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Power Companies Are Both a Problem and an Opportunity for Marketing Solar Energy

Ground mounted solar array
Ground mounted solar array
Photo by Duane Prokop

One of the interesting aspects of distributive solar energy, which is a fancy way of referring to rooftop solar power systems that more and more homeowners are installing, has been the reaction of utility companies. They are decidedly hostile to the idea, believing, rightly, that every kilowatt that a home solar power system generates is a kilowatt that they are not selling to the customer.

For over a century power companies, which are often managed monopolies, have enjoyed a cushy business model. They can rely on a certain level of demand for their product - electricity - which allows them in turn to invest a lot of money in power plants that might have a 30 year lifespan. This model is threatened if more homes and businesses can get off the grid. Demand for the utility's electricity will sooner or later start to decline. This will especially be true when power storage systems, such as batteries or microturbines, are developed so that excess electricity generated during peak periods can be stored for use during the night.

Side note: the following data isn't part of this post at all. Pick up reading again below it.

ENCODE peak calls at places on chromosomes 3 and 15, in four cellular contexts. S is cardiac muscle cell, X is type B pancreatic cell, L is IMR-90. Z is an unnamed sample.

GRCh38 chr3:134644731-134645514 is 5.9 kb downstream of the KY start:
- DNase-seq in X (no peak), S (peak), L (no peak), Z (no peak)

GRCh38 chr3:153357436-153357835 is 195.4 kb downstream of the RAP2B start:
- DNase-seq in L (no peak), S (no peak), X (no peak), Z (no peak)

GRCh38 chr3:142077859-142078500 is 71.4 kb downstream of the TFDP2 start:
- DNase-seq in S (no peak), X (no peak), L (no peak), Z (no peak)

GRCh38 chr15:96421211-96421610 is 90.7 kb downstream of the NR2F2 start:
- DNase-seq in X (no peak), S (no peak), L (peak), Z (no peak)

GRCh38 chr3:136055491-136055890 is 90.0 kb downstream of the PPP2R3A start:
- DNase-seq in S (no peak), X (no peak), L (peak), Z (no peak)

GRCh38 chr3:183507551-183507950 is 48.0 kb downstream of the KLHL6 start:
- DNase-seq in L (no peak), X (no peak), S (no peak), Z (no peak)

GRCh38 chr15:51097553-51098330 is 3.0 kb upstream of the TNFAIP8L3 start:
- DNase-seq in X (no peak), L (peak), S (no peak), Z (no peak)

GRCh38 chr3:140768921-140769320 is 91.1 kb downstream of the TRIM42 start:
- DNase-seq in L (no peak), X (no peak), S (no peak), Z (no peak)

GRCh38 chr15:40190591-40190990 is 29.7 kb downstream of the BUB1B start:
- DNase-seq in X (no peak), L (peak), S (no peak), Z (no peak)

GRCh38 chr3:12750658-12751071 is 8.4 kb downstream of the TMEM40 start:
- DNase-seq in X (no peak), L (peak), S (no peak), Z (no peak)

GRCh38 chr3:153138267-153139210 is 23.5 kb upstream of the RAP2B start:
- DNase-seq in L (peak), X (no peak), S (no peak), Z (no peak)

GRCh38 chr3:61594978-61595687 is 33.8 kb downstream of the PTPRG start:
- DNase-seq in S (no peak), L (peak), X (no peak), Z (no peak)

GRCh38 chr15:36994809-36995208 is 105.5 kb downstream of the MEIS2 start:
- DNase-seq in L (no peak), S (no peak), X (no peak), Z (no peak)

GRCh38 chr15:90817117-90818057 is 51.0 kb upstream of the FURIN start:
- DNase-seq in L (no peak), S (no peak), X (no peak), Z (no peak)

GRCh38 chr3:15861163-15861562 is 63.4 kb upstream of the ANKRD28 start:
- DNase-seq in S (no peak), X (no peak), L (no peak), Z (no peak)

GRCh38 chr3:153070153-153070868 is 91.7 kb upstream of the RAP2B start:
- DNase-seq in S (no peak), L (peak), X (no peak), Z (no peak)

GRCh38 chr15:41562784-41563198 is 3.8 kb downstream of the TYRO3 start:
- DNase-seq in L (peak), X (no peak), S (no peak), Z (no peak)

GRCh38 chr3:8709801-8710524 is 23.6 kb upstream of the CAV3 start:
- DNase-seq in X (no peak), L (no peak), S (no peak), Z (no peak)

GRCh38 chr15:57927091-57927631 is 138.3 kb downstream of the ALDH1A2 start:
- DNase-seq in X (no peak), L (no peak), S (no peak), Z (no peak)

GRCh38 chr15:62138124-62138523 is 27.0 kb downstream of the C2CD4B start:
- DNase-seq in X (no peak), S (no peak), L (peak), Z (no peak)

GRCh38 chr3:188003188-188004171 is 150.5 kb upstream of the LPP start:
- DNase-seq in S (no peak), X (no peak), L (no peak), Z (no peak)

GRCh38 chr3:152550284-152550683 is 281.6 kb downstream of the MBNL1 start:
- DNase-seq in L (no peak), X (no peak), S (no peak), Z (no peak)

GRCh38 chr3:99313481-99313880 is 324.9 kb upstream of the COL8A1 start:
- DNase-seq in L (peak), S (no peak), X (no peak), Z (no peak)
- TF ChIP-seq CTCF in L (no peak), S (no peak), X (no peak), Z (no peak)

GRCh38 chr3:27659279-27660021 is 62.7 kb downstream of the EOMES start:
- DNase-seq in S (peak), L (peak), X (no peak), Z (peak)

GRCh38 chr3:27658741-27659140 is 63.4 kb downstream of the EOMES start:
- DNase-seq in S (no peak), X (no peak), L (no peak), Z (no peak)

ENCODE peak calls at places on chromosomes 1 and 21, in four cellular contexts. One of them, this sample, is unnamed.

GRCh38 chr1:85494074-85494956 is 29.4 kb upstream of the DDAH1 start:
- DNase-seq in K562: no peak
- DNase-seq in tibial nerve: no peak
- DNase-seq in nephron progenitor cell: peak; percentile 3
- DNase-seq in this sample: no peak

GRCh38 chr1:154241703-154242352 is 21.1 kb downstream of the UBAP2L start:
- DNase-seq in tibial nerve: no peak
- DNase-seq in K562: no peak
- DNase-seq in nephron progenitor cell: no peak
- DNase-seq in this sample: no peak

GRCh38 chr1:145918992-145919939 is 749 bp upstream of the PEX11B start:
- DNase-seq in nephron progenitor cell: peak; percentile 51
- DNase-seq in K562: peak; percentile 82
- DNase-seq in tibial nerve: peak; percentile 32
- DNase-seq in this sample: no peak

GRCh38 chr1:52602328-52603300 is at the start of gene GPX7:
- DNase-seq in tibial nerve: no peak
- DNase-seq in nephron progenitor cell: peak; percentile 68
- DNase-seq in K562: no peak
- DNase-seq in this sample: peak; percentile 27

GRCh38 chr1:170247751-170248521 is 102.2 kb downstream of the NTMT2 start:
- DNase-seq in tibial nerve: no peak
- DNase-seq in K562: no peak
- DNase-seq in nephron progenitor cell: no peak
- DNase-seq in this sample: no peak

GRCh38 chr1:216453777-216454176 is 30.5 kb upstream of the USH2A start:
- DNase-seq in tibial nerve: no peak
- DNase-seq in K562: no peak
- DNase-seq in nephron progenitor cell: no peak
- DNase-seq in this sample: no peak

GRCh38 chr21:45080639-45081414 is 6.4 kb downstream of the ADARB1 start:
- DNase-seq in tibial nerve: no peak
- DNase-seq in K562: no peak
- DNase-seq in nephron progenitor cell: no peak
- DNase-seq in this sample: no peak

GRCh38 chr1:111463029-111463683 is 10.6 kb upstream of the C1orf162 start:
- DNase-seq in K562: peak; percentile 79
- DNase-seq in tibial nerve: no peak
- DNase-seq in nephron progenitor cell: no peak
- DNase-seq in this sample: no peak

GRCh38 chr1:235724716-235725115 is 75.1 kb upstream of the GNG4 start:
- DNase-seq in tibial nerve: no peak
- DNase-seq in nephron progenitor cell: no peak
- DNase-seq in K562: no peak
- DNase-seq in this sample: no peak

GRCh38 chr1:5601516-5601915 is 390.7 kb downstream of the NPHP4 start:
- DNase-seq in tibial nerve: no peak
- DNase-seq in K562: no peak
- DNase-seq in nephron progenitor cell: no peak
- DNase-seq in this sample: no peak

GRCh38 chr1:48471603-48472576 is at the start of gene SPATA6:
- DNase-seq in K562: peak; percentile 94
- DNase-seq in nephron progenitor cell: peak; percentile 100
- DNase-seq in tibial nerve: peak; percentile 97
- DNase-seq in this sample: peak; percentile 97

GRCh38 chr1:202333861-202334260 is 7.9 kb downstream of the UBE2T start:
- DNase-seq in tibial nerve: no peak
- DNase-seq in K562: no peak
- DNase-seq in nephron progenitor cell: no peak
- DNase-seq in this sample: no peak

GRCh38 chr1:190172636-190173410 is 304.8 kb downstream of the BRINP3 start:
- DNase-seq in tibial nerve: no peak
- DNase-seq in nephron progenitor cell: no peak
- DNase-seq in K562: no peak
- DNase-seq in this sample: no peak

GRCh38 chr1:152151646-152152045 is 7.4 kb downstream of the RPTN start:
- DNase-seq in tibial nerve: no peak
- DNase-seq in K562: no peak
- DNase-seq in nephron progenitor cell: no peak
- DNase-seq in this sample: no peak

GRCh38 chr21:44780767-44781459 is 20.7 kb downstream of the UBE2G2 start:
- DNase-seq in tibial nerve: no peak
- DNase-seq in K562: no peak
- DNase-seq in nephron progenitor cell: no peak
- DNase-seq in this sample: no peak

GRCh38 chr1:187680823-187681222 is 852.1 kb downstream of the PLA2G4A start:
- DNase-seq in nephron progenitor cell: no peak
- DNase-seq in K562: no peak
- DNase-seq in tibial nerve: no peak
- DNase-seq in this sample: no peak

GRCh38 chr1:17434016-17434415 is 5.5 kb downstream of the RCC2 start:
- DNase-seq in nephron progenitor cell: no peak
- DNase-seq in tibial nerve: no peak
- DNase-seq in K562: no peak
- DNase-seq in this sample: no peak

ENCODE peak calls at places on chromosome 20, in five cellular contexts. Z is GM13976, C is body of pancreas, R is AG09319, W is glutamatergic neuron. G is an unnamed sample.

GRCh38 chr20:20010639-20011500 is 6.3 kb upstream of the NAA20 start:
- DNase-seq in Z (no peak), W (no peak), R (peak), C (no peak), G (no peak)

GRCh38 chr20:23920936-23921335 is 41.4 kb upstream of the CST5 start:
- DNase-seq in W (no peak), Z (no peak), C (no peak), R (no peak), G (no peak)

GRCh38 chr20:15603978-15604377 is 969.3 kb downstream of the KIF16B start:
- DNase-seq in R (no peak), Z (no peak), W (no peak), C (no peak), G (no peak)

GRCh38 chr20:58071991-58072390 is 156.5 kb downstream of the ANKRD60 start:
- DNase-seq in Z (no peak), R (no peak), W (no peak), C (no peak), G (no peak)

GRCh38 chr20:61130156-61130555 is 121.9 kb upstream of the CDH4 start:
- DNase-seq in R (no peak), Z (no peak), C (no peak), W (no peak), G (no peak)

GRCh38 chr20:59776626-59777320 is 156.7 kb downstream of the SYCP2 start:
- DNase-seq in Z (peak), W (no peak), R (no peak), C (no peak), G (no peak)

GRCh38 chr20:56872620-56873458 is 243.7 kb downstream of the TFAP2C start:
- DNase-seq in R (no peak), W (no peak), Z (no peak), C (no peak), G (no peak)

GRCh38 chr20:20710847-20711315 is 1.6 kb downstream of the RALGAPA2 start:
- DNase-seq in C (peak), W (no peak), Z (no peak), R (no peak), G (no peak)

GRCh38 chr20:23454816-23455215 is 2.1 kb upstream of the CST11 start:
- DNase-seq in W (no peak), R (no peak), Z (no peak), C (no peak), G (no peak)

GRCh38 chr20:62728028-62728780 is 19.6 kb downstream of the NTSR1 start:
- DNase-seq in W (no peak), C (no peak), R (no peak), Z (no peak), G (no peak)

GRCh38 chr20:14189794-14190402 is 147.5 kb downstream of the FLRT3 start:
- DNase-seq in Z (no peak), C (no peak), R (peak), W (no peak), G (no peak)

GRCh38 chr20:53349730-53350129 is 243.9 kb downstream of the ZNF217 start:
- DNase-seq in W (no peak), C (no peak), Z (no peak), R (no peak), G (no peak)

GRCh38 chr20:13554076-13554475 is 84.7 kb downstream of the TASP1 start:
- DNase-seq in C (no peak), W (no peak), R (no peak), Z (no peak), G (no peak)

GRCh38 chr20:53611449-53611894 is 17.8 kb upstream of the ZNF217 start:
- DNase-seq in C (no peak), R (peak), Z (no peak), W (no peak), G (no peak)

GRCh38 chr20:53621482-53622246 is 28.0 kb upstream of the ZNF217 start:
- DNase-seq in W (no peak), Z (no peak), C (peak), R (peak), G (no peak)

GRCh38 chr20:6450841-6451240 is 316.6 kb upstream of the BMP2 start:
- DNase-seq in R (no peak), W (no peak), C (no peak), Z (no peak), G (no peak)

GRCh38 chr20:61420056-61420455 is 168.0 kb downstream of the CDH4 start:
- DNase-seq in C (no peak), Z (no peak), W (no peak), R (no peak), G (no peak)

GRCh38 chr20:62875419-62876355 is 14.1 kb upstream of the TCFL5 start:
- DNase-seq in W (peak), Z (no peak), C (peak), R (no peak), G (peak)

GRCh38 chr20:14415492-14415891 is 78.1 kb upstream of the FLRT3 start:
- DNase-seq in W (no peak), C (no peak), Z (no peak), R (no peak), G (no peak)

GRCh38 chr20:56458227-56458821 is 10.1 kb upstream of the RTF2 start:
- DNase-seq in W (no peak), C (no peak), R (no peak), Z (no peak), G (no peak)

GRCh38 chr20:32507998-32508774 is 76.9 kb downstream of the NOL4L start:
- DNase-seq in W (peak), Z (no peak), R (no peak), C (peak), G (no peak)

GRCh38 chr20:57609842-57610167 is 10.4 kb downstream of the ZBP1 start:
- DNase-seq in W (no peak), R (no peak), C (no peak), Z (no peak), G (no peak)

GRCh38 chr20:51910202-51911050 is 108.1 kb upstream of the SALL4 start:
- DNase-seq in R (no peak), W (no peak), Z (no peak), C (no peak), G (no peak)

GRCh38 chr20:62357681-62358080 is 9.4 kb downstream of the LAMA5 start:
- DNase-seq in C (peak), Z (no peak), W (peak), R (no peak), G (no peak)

Remember that utilities, except in certain states such as Texas where partial deregulation has taken place, are not accustomed to competition. Their knee jerk reaction is likely to be to lobby governments, both state and federal, to remove subsidies that are designed to lower the cost of installing solar systems. In the meantime, as more customers move off of the grid by going solar, they are likely to raise prices for customers who remain.

As with most problems, this provides something of an opportunity for the marketer of solar energy systems. The trick is to convince utilities that if they can't beat solar energy, why not join in solar energy? A utility company could start to market solar systems of their own, perhaps offering a payment model based on the amount of kilowatts generated by the system, thus allowing them to install the systems for free or for a small, nominal fee. Therefore, for the utility company, solar power changes from a threat to a new way to make money in a rapidly changing energy environment.